I suspect that the manipulation of sound became an advantage when it was used to lure prey close enough to make it the next meal. As manipulating sound became physically more precise, there may have been an attempt to call to the invisible spirits that moved the leaves of trees and whispered from the treetops. An awareness of the power of these invisible creatures may have occurred later when powerful winds (storms and tornadoes) hit and hurt.

The next step would be to try to placate (“Please do not kill me!”) these entities by attempting to figure out the sounds that would summon the murmur of seemingly benevolent entities for comfort and advantage, and other sounds to placate or divert the more powerful and destructive ones. When the sounds developed into actual words in a societal context, an attempt may have been made to discover what these invisible creatures were and how not only to understand why they did what they did, but how to communicate with them and, being human, how to manipulate them.

Worship, putting ourselves in a position of absolute submission (rolling over on our backs or prostrating ourselves on our bellies as the natural sign of submission), was an obvious response to overwhelming power, and flattery an obvious attempt to manipulate. Thus we had the power of sound to summon gods and the power of words to negotiate with these invisible beings.

The irony is that the words we created to protect us from something that does not exist have seduced us into creating other entities that do not exist, but nevertheless control our behavior so much that they could in themselves be considered deities. The words that can have such an overpowering control over our lives are societal words when they cease to be tools, and become living (though non-existent) entities.

Friendship, when it becomes more important than our friends, is one. Marriage, when it becomes more important than our spouse, is another. When Family is more important than the members of our families, Community, city, state, even country can take control of us at the expense of family, friends and countrymen, justifying even their extermination and even our own.

We, of course, can exercise our freedom, our expression of ourselves, in walking away from a friend, a spouse, a family, a community, a city, a state, a country, but to do so because a word requires it is worship just as much as the worship of Greek gods, the gods of other more recent religions, or the one god of the Judaic/Christian/ Islamic religion,

Interestingly enough, we seem powerless in their clutches, as if some inner compulsion draws us into their machinations. The only avenue to a clear view of the control words have over our attitudes and our actions, I would suggest, would be an entity with which we struggle (much as a child wrestles a parent or dances with a trusted partner); an entity that guides rather than controls us; an entity that does not encumber us with dogma or literal translations of some Sacred Text that could otherwise be helpful in guiding us in our decision making. The problem we create in this relationship is when we wrestle to win, to hurt, to bend our opponent to our will or when we draw away from our dance partner and seek to impress it/he/she with our devotion to the dance and our enthusiasm to perform perfectly (to purify), what was a shared experience.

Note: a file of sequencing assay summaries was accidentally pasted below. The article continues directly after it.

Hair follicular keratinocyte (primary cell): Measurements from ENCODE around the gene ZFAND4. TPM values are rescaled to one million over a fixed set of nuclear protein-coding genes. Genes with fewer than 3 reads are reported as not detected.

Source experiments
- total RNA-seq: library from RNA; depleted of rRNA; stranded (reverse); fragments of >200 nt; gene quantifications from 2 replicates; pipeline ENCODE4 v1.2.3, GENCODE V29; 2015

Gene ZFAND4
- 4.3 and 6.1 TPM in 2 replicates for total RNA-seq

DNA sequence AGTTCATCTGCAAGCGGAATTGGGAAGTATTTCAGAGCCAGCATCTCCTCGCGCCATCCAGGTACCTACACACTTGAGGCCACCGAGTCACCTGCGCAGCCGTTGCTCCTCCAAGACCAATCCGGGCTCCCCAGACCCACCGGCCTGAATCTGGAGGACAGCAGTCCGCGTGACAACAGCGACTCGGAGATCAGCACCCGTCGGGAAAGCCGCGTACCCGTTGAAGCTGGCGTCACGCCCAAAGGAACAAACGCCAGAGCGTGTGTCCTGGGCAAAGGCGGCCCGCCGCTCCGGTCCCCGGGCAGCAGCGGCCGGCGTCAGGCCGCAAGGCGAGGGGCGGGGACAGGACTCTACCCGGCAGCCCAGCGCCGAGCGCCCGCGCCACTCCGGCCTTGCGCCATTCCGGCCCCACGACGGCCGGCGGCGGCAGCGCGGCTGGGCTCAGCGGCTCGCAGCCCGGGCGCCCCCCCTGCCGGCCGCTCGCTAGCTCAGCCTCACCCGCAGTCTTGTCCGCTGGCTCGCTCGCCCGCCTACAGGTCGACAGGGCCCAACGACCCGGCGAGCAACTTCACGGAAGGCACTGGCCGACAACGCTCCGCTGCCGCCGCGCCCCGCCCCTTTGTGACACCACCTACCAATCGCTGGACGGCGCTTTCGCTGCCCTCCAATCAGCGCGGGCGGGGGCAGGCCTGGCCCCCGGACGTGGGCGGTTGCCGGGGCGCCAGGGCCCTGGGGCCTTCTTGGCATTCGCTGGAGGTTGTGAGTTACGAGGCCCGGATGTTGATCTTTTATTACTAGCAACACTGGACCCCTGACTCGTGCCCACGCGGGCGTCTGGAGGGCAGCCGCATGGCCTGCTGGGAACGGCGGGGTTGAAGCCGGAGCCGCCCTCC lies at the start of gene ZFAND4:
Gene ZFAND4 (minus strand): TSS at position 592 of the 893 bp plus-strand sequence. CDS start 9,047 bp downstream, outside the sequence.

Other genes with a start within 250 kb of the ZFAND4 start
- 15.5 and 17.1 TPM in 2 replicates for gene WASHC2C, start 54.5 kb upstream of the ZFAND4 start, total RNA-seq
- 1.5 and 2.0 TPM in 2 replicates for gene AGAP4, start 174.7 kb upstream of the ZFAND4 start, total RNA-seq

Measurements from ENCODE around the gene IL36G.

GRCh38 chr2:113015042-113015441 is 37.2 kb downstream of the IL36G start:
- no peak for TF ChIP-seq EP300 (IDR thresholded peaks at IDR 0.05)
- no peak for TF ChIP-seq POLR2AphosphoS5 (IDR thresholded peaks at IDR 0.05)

And finally, in my opinion, it doesn't make any difference if such an entity exists or not. I can’t imagine why any deity worth worshiping would care if we believed it existed or not.

Let Atheists pretend they have no gods. It is just my opinion, of course, but I would maintain that they have lots of them.
Posted by Paul Edward Snyder | Sun Jul 13, 2014, 05:56 PM (0 replies)


Having recognized Corporations as people and money as speech, it does seem logical that Governments be given that status also and exploitation an exercise in free speech.

I am not sure how governments profit from exporting their children to the United States. Perhaps you could clarify that for me. On the contrary, I would guess the governments are somewhat embarrassed by the exposure of their inept governance so serious that hordes of children are fleeing their county.

Drug cartels might profit, but I’m not quite sure I understand how. Surely they realize that such a rapid and large influx of refugees would force the United States to pretty much shut down the border making it more difficult for them to do business.

If a country is so badly governed or so poor it cannot support its children and keep them safe (in fairness I probably should point out that our putting guns in the hands of the psychologically impaired is not keeping our children safe either), further impoverishing that government doesn't seem like a very good solution. Our country is seen world-wide as extraordinarily prosperous and unbelievably generous. Even in a moderately affluent country parents surely see better opportunities for their children here. In countries pretty much overwhelmed by drug wars, indiscriminate killing, and a repressive (often by necessity) government, sending their children into the unknown with even a small chance of reaching such a promising land must be overwhelming.

The choice with which we are faced determines our character. To send these children back is heartless, but to allow them to stay would encourage more and more refugees until our resources would be strained to the breaking point. We can’t shelter everyone in the world, be they the very young or the very poor or (less emotionally acceptable) those vaguely dissatisfied with their government or their way of life. Nor do we resolve the problem by demonizing their governments or its citizens.
Posted by Paul Edward Snyder | Wed Jul 9, 2014, 01:40 PM (1 replies)